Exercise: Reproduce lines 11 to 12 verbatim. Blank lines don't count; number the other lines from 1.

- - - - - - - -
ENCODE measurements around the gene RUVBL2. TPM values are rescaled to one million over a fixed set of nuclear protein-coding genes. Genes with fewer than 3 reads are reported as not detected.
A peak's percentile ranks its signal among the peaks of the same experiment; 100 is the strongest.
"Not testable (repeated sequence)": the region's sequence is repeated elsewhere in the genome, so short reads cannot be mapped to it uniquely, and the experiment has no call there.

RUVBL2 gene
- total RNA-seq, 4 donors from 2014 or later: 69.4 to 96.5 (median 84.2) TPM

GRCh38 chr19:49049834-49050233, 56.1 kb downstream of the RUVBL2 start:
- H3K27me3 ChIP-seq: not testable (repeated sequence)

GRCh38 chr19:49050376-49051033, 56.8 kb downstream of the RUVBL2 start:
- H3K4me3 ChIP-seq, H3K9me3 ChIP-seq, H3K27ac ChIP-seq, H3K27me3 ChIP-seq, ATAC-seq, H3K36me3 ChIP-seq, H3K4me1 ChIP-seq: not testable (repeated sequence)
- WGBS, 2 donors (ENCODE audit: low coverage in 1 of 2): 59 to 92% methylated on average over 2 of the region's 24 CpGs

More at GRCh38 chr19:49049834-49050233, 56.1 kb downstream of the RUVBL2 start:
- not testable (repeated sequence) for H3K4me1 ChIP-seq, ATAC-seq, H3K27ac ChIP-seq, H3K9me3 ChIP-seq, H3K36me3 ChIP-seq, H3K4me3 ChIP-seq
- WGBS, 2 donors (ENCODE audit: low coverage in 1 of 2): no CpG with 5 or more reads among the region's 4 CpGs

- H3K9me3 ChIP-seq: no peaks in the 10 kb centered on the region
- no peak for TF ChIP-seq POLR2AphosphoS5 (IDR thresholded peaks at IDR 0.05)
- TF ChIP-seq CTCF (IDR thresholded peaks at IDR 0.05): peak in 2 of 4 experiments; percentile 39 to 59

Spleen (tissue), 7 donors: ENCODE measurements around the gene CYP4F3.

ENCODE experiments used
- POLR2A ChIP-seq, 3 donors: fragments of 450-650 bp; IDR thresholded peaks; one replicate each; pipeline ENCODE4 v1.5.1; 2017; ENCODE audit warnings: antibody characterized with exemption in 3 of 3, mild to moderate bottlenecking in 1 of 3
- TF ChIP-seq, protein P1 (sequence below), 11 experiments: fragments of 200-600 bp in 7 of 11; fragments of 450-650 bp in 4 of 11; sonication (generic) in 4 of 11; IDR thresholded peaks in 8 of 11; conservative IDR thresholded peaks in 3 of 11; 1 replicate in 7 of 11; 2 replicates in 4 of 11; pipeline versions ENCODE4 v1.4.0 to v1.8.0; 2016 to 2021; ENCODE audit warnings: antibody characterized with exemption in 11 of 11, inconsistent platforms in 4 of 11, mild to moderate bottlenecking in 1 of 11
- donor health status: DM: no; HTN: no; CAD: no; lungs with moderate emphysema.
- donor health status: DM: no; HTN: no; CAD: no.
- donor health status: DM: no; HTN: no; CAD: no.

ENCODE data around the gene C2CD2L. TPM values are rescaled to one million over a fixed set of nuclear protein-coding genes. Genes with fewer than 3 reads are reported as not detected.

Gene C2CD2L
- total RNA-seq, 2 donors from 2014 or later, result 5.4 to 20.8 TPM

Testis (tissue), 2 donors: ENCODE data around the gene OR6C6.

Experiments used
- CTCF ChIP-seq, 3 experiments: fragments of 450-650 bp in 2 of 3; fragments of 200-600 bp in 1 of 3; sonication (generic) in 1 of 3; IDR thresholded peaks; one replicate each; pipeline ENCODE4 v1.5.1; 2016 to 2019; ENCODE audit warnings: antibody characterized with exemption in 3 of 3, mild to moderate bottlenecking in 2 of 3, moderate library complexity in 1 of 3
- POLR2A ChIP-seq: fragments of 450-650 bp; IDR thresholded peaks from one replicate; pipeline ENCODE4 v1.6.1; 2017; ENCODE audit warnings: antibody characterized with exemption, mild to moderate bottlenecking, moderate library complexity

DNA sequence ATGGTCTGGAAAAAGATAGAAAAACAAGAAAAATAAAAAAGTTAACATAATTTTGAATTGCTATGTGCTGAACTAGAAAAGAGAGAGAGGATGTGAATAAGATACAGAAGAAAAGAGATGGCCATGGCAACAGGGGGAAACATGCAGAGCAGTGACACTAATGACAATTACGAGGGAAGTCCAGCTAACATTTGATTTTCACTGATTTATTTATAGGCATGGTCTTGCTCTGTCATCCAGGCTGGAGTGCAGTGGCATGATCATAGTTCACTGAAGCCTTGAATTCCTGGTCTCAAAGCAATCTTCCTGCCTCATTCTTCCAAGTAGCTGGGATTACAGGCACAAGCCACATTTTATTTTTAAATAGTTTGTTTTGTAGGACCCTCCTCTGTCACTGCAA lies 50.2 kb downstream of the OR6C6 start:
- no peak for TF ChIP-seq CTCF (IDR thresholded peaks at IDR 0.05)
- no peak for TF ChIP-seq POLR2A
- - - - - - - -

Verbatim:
More at GRCh38 chr19:49049834-49050233, 56.1 kb downstream of the RUVBL2 start:
- not testable (repeated sequence) for H3K4me1 ChIP-seq, ATAC-seq, H3K27ac ChIP-seq, H3K9me3 ChIP-seq, H3K36me3 ChIP-seq, H3K4me3 ChIP-seq